Chitwan Burning

This is a tough one. There is so much to digest that I probably shouldn’t be writing about it yet. Chitwan is an amazing place. It has shown me things and allowed me things that wouldn’t have happened to me elsewhere in the world. During the car ride out of the National Park, I sat in silence and felt every emotion except hate. I don’t think I hate anything or anyone here, but I feel sadness and hope and desperation…and loss and potential and love, curiosity and wonder. But mostly I want to do something.

Two years ago I walked a piece of the Everest Highway with Milan Lama, a famous Nepali musician from Chitwan. His music is known, loved and emulated across the country. But he is from this tropical, unique, magical place and it is very dear to him. When we spoke, the thing he wanted more than anything was to make a difference for the kids in his home area. He asked for my help. He wanted to improve schools so that children in his community could have hope and a chance for something more than sustenance farming life near the border of India. Shortly after I returned from that trip, I did some research and looked into helping schools in Chitwan. I spoke to him on the phone several times and tried to coordinate something with the school in the village where he grew up. I planted a bug in AC’s ear. That was the impetus for the side-spur trip to Chitwan this time. 7 hours in a jeep over switchbacking dirt roads later, we arrived at Chitwan National Park.

In my head, all of Asia (not just Nepal) is about people first. Antarctica is about cold, Europe is about History, Africa is about animal species. The survival of humans and the way that they cut their path through existence is here, in Asia (in my head, as I said). So it seems a little weird to take a safari in Nepal. But Chitwan National Park offers that. Today I got to see a similar village in a nearby area, to see where we, as outsiders can help, what kind of help is needed and what can be done to improve teaching and schools in the area. This happened after 2 days of “safari” or something that was billed as such. It was really more of a circus, similar to Disneyland but with real animals.

The National Park was founded in 1974 (it was the first NP in Nepal) to save the Asian one horned rhinoceros that lives here and nowhere else (except maybe in the mirrored national park in India, just a few miles away). The jumble of hotels that have jammed themselves together inside the park make up a pseudo city and operate like a tourist island and jumping-off point. Mostly-giant European groups book “package deals” which include birdwatching, boat rides and elephant baths. Remember when you were a kid and they let you ride the camel around the circle at the zoo? Yeah, it’s that but on methadone.

There are elephants and rhinos and deer of all sorts. There are two varieties of crocodile and hundreds of bird species, some of which live nowhere else. Cranes and kingfishers and a critically endangered vulture. I expected it to be a sort of eco-safari. “Through the jungle” they kept saying. The clouded leopard, fishing cat, jungle cat and highest population of sloth bears are all here. And the Bengal tiger. God, I wanted to see one of those… I imagined something that allowed me to see wildlife in its habitat like um, Africa? Instead, 20 elephants took off tromping through the jungle together in search of wild animals. Each had 4-5 people on it’s back plus a driver. That’s over 100 people, hooting, gawking, doing those ridiculous crowd-mentality things that people do when in such numbers. And while some of them were Nepali, all of them were tourists. Except the elephant drivers who wielded metal hooks with pokers on them and shouted commands.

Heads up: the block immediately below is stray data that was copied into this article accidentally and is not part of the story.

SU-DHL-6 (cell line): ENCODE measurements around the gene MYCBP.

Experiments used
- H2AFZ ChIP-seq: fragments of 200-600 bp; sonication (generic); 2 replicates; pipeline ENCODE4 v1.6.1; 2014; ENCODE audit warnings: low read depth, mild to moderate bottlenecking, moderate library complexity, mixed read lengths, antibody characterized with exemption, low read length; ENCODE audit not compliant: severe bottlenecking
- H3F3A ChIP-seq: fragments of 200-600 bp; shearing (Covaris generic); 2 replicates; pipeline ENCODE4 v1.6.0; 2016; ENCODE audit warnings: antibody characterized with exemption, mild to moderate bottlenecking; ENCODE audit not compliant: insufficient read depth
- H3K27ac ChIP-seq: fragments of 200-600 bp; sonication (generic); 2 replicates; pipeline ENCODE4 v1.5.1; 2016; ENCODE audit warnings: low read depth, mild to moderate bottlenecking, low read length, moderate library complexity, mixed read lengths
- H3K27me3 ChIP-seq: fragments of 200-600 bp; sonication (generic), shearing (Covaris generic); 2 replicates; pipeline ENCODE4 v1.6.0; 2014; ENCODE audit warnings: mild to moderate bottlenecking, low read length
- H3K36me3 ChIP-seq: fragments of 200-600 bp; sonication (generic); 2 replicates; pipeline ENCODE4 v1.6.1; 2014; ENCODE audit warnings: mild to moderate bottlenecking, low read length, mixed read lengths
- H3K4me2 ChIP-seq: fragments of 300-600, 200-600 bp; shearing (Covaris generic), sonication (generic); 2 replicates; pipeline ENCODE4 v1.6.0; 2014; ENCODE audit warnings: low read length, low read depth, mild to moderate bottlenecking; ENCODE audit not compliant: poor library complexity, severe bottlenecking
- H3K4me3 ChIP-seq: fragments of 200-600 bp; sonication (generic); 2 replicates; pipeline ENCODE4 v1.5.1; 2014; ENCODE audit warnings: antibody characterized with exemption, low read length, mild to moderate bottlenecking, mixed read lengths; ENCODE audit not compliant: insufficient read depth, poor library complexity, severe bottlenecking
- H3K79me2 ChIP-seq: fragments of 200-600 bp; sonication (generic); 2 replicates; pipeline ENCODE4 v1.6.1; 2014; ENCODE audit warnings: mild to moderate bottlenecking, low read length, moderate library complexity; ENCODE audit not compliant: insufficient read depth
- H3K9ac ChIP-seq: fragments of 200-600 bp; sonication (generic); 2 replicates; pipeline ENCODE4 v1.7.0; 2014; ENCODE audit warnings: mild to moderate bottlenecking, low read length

They’re rough around the edges. There are a lot of needs just to handle the park. One of the local tribes that were displaced, in order to found the park are the Tharu people. They live in stick and mud houses and forage the jungle for most of their needs. They have been allowed to stay inside the park and continue utilizing the jungle and park for their sustenance. So not only does the park need naturalists, vets, and botanists, in order to realize all that there is to lose, they need docs, anthropologists, and diplomats to both blend and improve the situation for the people as well as the animals. A pretty impossible undertaking when you consider the fact that the core government serves no useful function down here.

God, there is so much need, just for the national park. And did I mention the burning? Oh, yeah, the title. One of the “management practices” they use here is to burn the jungle (‘to emulate forest fires” we were told) and encourage the growth of new grasses to feed the rhinos. Except that from what I see, something like 60-80% of the jungle is burned, charred, still smoking, or not yet re-grown. Maybe all that changes in 2 months when the rains come, but right now the skies are a sullen shade of gray. We never saw the sun during the day. It rose and set ruby-red through the haze, then disappeared behind thin gray layers like it does in Seattle. Except hotter. Tropical. Fire smoke was so prevalent that my nose ran and eyes burned for most of the time. You’ll see it in the photos. It feels desolate and desperate like a stone cast into a pond to see what the ripples do.

I was left with a ton of questions. But it was time to move on.

2 thoughts on “Chitwan Burning”

  1. So interesting…. And here in the US they don’t allow fires in the Redwood Forests because “we” were trying to protect the trees. This has actually caused issues and now there are no new growth. The redwoods have to have the floor burnt so thier seedlings will have a place to grow. Very interesting and curious to read more

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